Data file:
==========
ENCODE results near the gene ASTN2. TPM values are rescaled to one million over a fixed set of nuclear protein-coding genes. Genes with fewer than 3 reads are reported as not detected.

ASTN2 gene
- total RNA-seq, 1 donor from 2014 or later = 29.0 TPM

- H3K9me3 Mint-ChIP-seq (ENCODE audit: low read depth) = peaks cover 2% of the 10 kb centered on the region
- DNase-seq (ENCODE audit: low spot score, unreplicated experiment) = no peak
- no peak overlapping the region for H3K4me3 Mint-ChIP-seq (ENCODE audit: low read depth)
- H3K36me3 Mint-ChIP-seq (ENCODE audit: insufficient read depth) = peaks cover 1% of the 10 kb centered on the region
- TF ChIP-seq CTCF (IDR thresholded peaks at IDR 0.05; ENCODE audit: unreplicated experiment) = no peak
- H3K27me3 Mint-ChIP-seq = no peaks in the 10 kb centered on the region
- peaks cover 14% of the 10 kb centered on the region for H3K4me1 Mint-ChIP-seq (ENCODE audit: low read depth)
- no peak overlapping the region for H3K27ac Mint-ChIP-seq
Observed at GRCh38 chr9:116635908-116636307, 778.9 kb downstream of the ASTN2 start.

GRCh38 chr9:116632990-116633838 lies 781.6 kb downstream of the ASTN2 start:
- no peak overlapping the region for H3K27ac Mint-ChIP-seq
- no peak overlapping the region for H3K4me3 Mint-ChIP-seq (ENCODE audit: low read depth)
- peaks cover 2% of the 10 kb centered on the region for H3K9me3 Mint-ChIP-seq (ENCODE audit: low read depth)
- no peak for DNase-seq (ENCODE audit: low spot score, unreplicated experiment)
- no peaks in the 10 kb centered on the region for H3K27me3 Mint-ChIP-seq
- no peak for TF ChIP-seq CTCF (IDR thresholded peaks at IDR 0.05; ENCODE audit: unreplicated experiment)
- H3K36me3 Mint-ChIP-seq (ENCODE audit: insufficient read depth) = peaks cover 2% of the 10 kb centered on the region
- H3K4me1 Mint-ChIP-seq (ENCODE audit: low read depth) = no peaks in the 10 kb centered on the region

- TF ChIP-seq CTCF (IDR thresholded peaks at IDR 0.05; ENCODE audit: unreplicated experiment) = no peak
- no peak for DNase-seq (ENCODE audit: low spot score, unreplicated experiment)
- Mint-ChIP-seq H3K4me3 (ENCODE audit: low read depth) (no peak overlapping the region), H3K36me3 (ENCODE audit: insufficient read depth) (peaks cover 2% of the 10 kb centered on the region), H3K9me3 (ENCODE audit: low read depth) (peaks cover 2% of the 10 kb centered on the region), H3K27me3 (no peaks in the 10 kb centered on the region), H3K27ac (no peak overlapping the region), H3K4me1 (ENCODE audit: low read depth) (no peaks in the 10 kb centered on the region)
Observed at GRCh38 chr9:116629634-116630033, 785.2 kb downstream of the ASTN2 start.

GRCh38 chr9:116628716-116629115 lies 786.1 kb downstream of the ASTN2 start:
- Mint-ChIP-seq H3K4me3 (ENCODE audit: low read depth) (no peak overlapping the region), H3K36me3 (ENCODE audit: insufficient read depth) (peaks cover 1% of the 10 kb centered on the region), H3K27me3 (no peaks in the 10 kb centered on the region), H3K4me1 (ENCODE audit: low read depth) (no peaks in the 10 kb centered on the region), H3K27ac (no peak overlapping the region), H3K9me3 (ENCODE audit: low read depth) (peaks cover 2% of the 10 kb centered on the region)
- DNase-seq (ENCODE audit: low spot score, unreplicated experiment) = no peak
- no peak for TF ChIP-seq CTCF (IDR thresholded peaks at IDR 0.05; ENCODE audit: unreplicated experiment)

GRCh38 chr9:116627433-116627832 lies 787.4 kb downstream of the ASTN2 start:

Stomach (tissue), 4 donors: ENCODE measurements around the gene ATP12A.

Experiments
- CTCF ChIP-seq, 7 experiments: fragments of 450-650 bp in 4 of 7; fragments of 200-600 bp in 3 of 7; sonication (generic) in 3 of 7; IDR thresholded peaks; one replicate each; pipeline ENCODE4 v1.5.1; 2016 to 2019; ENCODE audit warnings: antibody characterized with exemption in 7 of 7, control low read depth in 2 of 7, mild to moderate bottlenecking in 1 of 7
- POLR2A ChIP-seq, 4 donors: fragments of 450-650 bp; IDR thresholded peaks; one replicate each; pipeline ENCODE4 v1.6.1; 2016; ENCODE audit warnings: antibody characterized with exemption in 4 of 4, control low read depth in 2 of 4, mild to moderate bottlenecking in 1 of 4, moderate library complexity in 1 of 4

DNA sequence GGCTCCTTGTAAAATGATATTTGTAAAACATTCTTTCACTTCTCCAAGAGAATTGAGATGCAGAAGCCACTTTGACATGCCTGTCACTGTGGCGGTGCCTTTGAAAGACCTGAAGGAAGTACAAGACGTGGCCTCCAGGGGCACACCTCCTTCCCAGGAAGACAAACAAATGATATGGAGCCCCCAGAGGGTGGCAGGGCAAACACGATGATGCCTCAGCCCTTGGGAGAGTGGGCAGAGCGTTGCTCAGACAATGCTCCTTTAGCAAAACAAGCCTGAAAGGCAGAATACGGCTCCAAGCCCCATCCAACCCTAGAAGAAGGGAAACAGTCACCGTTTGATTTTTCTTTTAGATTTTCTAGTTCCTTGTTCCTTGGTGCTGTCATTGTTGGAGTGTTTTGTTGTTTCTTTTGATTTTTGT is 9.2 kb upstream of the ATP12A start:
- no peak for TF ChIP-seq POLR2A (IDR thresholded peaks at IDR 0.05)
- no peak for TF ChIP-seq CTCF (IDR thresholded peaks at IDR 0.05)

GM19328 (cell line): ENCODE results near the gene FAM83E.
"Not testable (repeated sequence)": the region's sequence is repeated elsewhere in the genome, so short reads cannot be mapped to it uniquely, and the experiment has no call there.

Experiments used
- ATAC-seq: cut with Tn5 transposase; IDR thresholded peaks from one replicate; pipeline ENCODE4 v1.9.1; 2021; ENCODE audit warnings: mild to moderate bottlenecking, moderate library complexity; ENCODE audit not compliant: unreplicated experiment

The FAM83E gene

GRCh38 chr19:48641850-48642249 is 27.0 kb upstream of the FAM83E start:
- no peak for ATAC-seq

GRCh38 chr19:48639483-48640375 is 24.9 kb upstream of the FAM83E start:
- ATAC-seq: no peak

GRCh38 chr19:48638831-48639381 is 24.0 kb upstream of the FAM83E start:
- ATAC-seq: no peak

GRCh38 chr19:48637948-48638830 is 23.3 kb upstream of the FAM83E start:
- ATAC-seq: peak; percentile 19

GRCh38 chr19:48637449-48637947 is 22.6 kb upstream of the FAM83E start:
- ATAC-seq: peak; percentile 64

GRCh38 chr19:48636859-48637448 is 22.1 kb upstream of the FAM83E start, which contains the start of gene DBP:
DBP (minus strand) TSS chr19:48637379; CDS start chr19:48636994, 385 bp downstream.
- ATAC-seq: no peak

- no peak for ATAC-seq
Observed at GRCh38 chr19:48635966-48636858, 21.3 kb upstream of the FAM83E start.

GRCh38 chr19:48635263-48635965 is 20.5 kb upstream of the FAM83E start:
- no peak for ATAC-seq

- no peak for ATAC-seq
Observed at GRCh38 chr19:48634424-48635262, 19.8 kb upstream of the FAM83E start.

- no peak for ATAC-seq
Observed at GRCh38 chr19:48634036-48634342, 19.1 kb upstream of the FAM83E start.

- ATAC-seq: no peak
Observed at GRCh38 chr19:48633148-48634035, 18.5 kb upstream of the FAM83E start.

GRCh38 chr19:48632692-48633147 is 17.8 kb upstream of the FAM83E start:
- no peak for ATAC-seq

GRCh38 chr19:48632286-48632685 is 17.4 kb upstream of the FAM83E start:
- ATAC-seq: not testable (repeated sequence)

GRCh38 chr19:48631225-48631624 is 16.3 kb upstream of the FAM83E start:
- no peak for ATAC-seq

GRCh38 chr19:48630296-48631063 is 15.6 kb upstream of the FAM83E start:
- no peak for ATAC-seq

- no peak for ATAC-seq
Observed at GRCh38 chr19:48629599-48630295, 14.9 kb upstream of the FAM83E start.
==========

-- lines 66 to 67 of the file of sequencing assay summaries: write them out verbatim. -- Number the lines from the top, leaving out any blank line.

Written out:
GRCh38 chr19:48632692-48633147 is 17.8 kb upstream of the FAM83E start:
- no peak for ATAC-seq